***PLEASE READ ALL OF THESE INSTRUCTIONS CAREFULLY***
Sometimes the after-effects of oral surgery are quite minimal, so not all of the instructions may apply. Common sense will often dictate what you should do. However, if you have a question, follow these guidelines or call our office to reach the doctor on call for clarification.24-hour contact: 310-954-9449.
DAY OF SURGERY
FIRST HOUR: Bite down gently but firmly on the gauze packs that have been placed over the surgical areas, making sure they remain in place. Do not change them for the first hour unless the bleeding is not controlled. The packs may be gently removed after one hour. If active bleeding persists, place enough new gauze to obtain pressure over the surgical site for another hour. The gauze may then be changed as necessary (typically every 45 – 60 minutes). It is best to moisten the gauze with tap water. Once the active bleeding has stopped then remove the gauze all the together and expect light and intermittent oozing of blood for the next 12-24 hours.
WOUND CARE: Do not disturb the surgical area today. Do NOT rinse vigorously or probe the area with any objects. You may brush your teeth gently, preferably starting tomorrow morning but avoiding the surgical area(s). PLEASE DO NOT SMOKE for at least 72 hours, since this is very detrimental to healing and may cause a dry socket.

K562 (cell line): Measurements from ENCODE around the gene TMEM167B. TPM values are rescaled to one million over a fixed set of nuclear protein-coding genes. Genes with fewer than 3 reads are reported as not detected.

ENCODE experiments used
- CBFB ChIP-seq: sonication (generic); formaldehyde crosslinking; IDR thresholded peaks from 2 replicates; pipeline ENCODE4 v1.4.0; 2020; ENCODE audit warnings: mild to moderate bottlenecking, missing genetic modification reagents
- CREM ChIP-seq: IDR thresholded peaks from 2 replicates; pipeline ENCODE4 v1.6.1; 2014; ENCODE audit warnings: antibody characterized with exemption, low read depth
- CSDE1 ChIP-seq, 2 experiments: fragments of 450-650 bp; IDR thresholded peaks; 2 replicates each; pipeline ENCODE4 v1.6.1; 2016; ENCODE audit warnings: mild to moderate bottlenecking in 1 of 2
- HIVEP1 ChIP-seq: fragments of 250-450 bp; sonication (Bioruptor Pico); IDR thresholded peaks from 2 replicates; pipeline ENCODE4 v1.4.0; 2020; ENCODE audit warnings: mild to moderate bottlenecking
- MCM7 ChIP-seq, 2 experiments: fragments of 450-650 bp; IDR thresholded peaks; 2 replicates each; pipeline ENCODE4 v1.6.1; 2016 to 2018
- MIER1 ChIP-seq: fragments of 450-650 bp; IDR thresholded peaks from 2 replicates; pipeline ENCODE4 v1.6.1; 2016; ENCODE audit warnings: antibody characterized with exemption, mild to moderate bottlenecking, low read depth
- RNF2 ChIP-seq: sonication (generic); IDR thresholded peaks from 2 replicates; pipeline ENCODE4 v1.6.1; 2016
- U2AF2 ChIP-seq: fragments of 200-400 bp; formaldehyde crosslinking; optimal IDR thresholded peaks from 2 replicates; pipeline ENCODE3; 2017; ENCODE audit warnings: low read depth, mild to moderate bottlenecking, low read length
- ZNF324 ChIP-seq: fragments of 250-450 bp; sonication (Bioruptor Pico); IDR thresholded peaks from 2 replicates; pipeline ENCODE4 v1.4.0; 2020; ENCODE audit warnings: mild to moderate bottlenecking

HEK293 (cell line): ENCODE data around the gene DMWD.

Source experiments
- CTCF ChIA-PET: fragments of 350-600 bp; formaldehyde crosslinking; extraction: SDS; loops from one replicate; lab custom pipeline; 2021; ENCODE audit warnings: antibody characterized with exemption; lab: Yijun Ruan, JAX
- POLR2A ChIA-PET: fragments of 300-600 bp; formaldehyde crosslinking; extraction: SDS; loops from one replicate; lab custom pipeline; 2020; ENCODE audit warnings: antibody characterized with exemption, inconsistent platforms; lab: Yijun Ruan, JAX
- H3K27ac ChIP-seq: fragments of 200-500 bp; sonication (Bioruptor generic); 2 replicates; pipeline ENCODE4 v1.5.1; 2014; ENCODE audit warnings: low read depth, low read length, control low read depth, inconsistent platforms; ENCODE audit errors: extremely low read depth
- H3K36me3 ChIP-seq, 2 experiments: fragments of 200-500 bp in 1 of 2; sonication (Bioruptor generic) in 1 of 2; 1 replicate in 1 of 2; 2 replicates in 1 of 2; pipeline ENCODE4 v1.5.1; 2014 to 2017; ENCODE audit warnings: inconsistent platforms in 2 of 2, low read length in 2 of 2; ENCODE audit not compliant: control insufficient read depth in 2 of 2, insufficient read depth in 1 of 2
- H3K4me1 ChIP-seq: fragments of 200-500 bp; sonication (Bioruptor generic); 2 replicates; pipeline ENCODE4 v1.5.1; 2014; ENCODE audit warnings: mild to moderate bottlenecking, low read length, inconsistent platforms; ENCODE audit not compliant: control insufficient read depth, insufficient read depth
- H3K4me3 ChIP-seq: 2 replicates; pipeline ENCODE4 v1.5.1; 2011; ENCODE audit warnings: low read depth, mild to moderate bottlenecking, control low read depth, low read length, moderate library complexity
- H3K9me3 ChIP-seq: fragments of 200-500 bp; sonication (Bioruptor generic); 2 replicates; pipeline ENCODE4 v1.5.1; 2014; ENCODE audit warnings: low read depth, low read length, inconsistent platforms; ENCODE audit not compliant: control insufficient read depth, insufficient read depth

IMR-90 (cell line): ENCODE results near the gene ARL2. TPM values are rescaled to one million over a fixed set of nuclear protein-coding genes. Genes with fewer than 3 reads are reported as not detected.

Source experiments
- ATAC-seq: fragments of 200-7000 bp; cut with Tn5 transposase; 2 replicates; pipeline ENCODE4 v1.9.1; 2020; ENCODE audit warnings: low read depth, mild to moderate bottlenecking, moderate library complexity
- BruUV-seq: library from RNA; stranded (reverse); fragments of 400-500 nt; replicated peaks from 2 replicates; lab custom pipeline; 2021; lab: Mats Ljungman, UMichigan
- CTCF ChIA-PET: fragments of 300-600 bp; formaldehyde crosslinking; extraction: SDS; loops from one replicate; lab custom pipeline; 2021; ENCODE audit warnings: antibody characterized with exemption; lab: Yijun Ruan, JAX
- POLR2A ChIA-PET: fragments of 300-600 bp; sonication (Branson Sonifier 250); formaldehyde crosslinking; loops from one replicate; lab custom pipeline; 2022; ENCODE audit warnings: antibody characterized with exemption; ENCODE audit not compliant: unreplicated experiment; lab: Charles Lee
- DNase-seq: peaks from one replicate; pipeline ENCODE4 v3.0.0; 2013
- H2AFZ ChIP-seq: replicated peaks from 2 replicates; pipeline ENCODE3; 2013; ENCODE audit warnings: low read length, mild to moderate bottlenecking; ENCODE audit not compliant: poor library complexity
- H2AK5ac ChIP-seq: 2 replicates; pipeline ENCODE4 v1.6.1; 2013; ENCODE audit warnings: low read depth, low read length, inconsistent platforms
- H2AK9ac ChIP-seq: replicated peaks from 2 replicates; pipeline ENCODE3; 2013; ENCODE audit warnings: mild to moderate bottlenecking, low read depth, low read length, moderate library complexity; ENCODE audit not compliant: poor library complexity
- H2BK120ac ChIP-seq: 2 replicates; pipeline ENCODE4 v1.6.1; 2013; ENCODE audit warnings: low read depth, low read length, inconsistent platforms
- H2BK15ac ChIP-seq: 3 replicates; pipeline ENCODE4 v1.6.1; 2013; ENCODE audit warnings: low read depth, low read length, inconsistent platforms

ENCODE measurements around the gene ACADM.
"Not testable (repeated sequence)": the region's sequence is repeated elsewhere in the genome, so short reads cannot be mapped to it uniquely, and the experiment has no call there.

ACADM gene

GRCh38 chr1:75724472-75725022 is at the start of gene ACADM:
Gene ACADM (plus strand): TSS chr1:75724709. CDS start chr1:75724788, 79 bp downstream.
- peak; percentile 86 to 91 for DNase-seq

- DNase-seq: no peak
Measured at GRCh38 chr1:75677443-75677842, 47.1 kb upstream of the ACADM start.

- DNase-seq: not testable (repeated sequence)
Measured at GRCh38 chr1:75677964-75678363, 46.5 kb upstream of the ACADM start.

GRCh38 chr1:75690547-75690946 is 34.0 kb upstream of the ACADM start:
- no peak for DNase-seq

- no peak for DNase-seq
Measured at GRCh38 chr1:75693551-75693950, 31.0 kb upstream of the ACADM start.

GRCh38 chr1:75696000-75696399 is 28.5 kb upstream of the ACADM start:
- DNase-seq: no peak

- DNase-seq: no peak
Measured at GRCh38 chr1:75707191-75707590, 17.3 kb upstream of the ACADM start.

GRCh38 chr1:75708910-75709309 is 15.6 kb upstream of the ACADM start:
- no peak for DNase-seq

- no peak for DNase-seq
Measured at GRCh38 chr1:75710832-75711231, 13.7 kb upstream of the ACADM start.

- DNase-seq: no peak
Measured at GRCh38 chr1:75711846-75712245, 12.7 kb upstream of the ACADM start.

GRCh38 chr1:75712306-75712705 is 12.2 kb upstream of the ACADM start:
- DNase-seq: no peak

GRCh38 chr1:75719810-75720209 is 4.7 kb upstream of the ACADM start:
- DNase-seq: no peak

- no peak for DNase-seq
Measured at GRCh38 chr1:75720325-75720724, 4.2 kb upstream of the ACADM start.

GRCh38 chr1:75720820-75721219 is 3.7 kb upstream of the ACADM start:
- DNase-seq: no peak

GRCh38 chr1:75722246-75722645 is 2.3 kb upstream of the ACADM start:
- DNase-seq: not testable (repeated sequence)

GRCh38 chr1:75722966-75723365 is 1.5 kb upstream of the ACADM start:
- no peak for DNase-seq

OOZING: Intermittent bleeding or oozing overnight is normal. Bleeding may be controlled by placing fresh gauze over the areas and biting on the gauze for 45 – 60 minutes at a time.
PERSISTENT BLEEDING: Bleeding should never be severe. If so, it usually means that the packs are being clenched between teeth only and are not exerting pressure on the surgical areas. Try repositioning the packs. If bleeding persists or becomes heavy, you may use a black tea bag (moistened with warm water) placed on the surgical area with firm biting pressure for 45–60 minutes. If bleeding remains uncontrolled, please call our office.
SWELLING: Swelling is often associated with oral surgery. It can be minimized by using a cold pack, ice bag, or a bag of frozen vegetables (such as peas) wrapped in a towel and applied firmly to the cheek adjacent to the surgical area. This should be applied 20 minutes on and twenty minutes off during the first 24 hours after surgery. If you have been prescribed medicine for the control of swelling, be sure to take it as directed.
PAIN: Unfortunately most oral surgery is accompanied by some degree of discomfort. You will usually have a prescription for pain medication. If you take the first pill before the anesthetic has worn off, you should be able to manage any discomfort better. Some patients find that stronger pain medicine causes nausea, but if you precede each pain pill with a small amount of food, it will reduce the chance that nausea will occur. The effects of pain medications vary widely among individuals. Remember that the most severe pain is usually within the first 12-24 hours after the local anesthetic wears off; after that your need for medicine should lessen. If you find you are taking large amounts of pain medicine at frequent intervals, please call our office If you anticipate needing more prescription medication for the weekend, you must call for a refill during weekday business hours.